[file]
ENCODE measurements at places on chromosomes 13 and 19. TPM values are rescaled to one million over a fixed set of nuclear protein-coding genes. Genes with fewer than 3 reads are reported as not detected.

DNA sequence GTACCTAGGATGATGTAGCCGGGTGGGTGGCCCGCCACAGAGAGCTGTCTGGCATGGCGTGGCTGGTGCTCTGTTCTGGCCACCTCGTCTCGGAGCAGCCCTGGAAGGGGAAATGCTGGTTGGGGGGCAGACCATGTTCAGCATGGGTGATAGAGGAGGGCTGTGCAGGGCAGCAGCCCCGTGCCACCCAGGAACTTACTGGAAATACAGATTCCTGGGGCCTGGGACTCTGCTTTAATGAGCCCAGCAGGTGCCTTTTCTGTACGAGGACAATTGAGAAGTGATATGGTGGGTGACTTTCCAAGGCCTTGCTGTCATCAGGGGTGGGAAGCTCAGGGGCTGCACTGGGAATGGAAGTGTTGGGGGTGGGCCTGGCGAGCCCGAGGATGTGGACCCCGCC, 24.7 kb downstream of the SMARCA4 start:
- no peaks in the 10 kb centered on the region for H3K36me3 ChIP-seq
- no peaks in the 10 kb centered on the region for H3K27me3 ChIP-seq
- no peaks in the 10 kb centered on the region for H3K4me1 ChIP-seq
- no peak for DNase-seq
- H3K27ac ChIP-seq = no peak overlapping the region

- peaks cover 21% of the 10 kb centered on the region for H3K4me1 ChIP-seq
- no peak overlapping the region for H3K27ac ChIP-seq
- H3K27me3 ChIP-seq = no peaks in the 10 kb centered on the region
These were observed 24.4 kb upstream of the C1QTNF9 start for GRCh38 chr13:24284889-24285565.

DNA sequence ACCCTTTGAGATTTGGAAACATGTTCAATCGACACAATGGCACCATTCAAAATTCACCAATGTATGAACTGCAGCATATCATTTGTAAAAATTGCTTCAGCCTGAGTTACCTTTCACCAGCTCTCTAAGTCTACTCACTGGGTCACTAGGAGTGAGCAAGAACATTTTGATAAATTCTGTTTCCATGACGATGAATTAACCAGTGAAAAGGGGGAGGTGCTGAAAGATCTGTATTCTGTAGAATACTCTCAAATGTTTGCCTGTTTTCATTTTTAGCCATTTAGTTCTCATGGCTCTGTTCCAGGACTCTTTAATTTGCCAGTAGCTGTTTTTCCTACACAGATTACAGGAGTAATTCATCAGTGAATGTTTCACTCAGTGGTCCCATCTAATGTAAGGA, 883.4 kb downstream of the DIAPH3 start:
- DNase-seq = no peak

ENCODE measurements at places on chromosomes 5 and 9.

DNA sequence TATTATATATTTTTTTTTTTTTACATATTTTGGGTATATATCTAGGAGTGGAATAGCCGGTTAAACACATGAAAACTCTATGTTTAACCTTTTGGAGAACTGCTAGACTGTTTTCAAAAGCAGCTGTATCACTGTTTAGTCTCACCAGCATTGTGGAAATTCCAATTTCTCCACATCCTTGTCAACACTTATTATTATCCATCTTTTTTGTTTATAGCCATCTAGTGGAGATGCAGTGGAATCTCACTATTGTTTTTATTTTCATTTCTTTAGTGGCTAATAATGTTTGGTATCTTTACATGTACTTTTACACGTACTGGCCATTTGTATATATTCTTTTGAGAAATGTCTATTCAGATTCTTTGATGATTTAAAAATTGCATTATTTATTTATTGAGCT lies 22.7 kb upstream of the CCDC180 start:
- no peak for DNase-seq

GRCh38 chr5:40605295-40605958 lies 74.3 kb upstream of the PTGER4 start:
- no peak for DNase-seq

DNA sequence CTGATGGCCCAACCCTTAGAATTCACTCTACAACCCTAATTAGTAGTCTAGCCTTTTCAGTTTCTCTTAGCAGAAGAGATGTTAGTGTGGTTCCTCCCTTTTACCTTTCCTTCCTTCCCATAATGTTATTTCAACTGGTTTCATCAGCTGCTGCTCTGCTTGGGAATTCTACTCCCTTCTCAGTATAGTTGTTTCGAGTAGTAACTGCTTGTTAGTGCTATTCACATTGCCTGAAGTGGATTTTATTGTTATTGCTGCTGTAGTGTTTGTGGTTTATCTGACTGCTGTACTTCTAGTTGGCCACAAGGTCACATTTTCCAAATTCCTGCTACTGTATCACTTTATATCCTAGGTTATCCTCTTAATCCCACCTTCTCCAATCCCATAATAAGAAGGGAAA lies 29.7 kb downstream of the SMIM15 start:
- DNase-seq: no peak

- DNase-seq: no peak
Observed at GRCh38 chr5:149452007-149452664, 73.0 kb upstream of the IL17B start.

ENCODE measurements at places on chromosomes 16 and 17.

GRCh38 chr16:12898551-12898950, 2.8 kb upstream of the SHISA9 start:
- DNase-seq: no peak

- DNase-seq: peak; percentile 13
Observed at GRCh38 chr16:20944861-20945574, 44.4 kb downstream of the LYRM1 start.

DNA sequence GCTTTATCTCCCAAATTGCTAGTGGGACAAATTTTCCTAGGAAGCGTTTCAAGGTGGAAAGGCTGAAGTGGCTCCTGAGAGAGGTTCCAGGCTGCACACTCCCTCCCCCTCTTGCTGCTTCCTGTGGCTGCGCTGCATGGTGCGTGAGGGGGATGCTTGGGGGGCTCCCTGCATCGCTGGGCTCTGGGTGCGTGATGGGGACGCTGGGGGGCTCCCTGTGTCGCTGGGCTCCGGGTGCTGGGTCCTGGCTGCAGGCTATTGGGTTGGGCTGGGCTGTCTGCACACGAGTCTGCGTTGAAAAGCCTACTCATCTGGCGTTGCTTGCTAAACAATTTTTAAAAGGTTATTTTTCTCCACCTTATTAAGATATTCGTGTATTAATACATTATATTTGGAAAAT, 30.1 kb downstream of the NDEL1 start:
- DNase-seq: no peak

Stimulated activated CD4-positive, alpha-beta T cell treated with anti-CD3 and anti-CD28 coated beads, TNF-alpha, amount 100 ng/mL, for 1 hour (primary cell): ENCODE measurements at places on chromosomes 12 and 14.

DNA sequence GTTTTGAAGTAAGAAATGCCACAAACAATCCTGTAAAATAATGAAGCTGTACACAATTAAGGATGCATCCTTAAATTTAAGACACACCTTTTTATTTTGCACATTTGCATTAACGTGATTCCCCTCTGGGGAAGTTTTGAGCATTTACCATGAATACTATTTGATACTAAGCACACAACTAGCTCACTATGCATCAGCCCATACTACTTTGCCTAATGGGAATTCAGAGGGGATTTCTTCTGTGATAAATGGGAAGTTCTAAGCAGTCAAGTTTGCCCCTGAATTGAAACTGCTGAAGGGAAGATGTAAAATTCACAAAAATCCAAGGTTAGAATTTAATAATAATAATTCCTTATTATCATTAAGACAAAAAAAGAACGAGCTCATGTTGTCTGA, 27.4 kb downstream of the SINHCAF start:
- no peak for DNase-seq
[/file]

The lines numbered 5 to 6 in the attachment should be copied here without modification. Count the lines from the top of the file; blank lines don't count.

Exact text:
- no peaks in the 10 kb centered on the region for H3K4me1 ChIP-seq
- no peak for DNase-seq